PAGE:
We asked a lawyer whether this type of case is common.
That information comes courtesy of bombshell court papers obtained by Radar Online, which show that Usher was allegedly diagnosed with herpes in 2009 or 2010, and then reportedly passed it on to an unnamed celebrity stylist.
In the papers, the singer is accused of “consciously and purposefully” withholding his diagnosis from the woman as he “continued to have unprotected sex” with her.
He also allegedly told the stylist that he had tested negative for herpes, even though he had a “greenish discharge” coming from his penis.
Eventually, the woman allegedly developed vaginal sores, fevers, and chills—all symptoms of herpes—and was diagnosed with the STD.
The court papers show that Usher paid $2,754.40 of the stylist’s medical bills in 2012. The stylist said in the court papers that she “feels that her health and body have been ruined” and “has suffered severe emotional distress and has been extremely depressed … knowing there is no cure.” Usher eventually settled with the stylist in late 2012 for $1.1 million, according to the court documents.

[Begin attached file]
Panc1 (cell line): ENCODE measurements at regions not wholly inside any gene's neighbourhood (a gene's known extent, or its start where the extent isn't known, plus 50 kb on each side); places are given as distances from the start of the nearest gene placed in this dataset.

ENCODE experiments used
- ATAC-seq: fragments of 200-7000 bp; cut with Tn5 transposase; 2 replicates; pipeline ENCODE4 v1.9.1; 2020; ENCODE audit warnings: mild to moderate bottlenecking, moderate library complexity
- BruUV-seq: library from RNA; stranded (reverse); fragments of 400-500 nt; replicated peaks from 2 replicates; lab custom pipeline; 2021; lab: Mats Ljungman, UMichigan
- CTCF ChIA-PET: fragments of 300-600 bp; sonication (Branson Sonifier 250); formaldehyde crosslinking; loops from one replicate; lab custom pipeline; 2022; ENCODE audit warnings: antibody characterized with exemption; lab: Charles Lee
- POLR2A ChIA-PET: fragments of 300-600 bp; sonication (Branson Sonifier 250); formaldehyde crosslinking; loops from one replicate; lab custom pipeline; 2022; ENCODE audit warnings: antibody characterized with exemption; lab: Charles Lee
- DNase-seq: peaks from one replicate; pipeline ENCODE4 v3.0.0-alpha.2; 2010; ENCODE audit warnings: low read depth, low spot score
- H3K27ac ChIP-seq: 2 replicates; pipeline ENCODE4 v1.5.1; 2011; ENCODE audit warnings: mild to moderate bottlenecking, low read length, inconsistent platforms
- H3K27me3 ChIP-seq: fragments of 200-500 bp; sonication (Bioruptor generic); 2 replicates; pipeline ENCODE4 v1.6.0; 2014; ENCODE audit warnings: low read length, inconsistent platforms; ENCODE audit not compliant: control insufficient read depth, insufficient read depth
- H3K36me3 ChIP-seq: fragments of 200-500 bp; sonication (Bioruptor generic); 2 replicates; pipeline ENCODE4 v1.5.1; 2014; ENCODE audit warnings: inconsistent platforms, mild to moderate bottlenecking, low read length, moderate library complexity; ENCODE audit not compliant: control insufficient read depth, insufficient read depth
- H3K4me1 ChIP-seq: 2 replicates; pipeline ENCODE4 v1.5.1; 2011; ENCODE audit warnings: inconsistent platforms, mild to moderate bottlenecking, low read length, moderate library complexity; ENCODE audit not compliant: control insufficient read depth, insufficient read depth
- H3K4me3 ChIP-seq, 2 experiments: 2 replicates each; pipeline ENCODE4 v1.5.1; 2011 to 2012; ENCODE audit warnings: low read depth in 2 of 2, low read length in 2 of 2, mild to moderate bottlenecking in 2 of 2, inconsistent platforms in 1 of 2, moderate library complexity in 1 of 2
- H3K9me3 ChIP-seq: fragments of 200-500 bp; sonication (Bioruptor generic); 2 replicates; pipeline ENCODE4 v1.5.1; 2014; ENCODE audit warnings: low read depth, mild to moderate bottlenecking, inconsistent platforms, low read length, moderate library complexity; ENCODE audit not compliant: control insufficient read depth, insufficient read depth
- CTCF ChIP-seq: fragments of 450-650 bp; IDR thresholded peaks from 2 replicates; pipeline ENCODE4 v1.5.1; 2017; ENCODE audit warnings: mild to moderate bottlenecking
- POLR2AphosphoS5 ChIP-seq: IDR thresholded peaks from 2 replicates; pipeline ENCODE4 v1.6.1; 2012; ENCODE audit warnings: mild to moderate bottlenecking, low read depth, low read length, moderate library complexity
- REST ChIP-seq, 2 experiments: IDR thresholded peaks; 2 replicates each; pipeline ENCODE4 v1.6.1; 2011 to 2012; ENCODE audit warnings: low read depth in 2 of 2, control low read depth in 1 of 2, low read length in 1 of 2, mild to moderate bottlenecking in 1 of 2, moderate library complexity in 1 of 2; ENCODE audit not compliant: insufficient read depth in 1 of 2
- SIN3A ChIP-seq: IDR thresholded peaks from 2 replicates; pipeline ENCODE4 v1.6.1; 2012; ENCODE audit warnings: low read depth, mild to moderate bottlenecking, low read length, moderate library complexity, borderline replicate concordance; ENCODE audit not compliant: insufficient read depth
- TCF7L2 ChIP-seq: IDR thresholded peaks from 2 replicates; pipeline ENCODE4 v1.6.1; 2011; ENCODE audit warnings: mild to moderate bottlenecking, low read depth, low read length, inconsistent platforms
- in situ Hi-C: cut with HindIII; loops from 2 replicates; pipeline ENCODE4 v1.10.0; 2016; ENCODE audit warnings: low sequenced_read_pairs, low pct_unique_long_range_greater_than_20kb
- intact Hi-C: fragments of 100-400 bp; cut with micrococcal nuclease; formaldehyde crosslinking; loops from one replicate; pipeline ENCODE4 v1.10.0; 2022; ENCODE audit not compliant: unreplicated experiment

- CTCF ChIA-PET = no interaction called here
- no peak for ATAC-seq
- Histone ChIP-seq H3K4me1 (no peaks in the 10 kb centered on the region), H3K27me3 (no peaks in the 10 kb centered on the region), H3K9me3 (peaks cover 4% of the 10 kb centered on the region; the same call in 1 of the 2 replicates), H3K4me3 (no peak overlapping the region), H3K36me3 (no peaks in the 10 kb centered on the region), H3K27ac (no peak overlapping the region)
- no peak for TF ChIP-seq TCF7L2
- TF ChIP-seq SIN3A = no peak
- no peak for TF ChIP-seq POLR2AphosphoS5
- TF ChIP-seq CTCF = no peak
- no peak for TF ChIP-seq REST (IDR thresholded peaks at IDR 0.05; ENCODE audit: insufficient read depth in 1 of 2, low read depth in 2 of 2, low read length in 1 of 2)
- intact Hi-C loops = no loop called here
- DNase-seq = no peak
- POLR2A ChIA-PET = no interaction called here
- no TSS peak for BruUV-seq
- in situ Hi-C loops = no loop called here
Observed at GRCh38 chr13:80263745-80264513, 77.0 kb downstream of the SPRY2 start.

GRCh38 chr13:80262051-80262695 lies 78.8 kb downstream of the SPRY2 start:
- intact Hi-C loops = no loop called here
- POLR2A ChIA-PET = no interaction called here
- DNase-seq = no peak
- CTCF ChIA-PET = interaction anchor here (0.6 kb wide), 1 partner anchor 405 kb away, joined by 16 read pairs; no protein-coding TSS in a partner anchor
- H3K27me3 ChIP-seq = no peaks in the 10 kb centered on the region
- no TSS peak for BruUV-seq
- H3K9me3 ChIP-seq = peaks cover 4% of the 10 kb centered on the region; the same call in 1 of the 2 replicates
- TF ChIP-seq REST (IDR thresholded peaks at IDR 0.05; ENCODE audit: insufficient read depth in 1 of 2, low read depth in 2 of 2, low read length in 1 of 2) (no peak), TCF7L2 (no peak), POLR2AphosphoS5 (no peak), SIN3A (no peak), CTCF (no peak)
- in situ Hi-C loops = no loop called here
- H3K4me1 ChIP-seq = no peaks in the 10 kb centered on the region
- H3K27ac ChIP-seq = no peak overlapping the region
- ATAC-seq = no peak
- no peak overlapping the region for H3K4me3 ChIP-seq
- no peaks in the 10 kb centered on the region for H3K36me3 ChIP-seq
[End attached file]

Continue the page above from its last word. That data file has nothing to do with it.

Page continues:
Laws vary by state, but California (where Usher and the stylist live) has a law that specifically states that it’s illegal to knowingly or recklessly transmit an STD.
Unfortunately, this type of lawsuit is more common than you'd think. Thomas Stroble, an attorney and founder of Michigan Injury Lawyers who handles STD injury cases, says his company gets up to five inquiries from people on this a week.
Stroble says a legal team needs to prove that someone knowingly or negligibly passed on an STD to the victim, who needs to show that they’ve had pain, suffering, and/or humiliation as a result of the STD. “Damages can be significant,” Stroble says.
“We need to be able to establish that they knew or should have known about this condition and they failed to warn, disclose, or take precautionary measures to prevent that transmission.”
As for proof, Stroble says it can be as simple as noticing a bump on someone’s genitals and that person denying that they have an STD. “But often we’ll have text messages or email back and forth, or someone confronts someone and they apologized,” he says. “We often have direct evidence.”
Let's be clear: There is nothing wrong or shameful about having an STD. In the U.S., about one in every six people ages 14 to 49 have genital herpes, according to the Centers for Disease Control and Prevention. But knowingly opting not to disclose your STD status to a partner is another story.
If you’ve been given an STD by someone and you either know or suspect that they knew they had it in advance and didn’t try to prevent transmission, call an STD injury lawyer.